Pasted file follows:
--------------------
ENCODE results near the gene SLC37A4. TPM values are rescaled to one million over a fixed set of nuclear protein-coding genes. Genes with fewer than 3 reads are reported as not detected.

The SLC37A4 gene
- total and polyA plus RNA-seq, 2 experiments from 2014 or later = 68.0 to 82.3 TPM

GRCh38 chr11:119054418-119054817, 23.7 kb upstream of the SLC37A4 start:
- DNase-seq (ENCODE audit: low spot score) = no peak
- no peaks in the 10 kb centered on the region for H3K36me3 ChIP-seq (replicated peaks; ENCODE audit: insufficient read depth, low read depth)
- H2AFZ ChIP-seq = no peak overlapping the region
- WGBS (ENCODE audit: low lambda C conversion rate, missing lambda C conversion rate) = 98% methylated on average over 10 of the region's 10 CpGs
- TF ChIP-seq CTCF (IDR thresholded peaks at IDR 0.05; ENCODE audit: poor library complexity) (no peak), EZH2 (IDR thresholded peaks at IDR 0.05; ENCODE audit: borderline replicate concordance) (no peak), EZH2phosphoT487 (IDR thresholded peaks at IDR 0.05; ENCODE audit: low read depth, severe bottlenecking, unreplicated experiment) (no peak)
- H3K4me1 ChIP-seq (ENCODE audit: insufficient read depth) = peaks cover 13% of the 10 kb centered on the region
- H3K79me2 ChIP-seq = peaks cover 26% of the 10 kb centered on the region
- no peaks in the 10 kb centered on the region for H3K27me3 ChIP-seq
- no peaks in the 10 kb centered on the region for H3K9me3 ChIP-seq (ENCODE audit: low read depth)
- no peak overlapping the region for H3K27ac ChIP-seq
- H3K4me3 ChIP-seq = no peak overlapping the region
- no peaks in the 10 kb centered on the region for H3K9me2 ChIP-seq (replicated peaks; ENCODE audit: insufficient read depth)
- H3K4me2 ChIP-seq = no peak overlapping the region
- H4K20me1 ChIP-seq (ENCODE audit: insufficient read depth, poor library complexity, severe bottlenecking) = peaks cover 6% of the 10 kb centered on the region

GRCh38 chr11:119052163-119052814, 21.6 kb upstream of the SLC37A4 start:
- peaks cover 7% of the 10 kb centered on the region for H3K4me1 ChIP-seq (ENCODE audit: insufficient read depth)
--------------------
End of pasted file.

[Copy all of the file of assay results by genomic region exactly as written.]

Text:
ENCODE results near the gene SLC37A4. TPM values are rescaled to one million over a fixed set of nuclear protein-coding genes. Genes with fewer than 3 reads are reported as not detected.

The SLC37A4 gene
- total and polyA plus RNA-seq, 2 experiments from 2014 or later = 68.0 to 82.3 TPM

GRCh38 chr11:119054418-119054817, 23.7 kb upstream of the SLC37A4 start:
- DNase-seq (ENCODE audit: low spot score) = no peak
- no peaks in the 10 kb centered on the region for H3K36me3 ChIP-seq (replicated peaks; ENCODE audit: insufficient read depth, low read depth)
- H2AFZ ChIP-seq = no peak overlapping the region
- WGBS (ENCODE audit: low lambda C conversion rate, missing lambda C conversion rate) = 98% methylated on average over 10 of the region's 10 CpGs
- TF ChIP-seq CTCF (IDR thresholded peaks at IDR 0.05; ENCODE audit: poor library complexity) (no peak), EZH2 (IDR thresholded peaks at IDR 0.05; ENCODE audit: borderline replicate concordance) (no peak), EZH2phosphoT487 (IDR thresholded peaks at IDR 0.05; ENCODE audit: low read depth, severe bottlenecking, unreplicated experiment) (no peak)
- H3K4me1 ChIP-seq (ENCODE audit: insufficient read depth) = peaks cover 13% of the 10 kb centered on the region
- H3K79me2 ChIP-seq = peaks cover 26% of the 10 kb centered on the region
- no peaks in the 10 kb centered on the region for H3K27me3 ChIP-seq
- no peaks in the 10 kb centered on the region for H3K9me3 ChIP-seq (ENCODE audit: low read depth)
- no peak overlapping the region for H3K27ac ChIP-seq
- H3K4me3 ChIP-seq = no peak overlapping the region
- no peaks in the 10 kb centered on the region for H3K9me2 ChIP-seq (replicated peaks; ENCODE audit: insufficient read depth)
- H3K4me2 ChIP-seq = no peak overlapping the region
- H4K20me1 ChIP-seq (ENCODE audit: insufficient read depth, poor library complexity, severe bottlenecking) = peaks cover 6% of the 10 kb centered on the region

GRCh38 chr11:119052163-119052814, 21.6 kb upstream of the SLC37A4 start:
- peaks cover 7% of the 10 kb centered on the region for H3K4me1 ChIP-seq (ENCODE audit: insufficient read depth)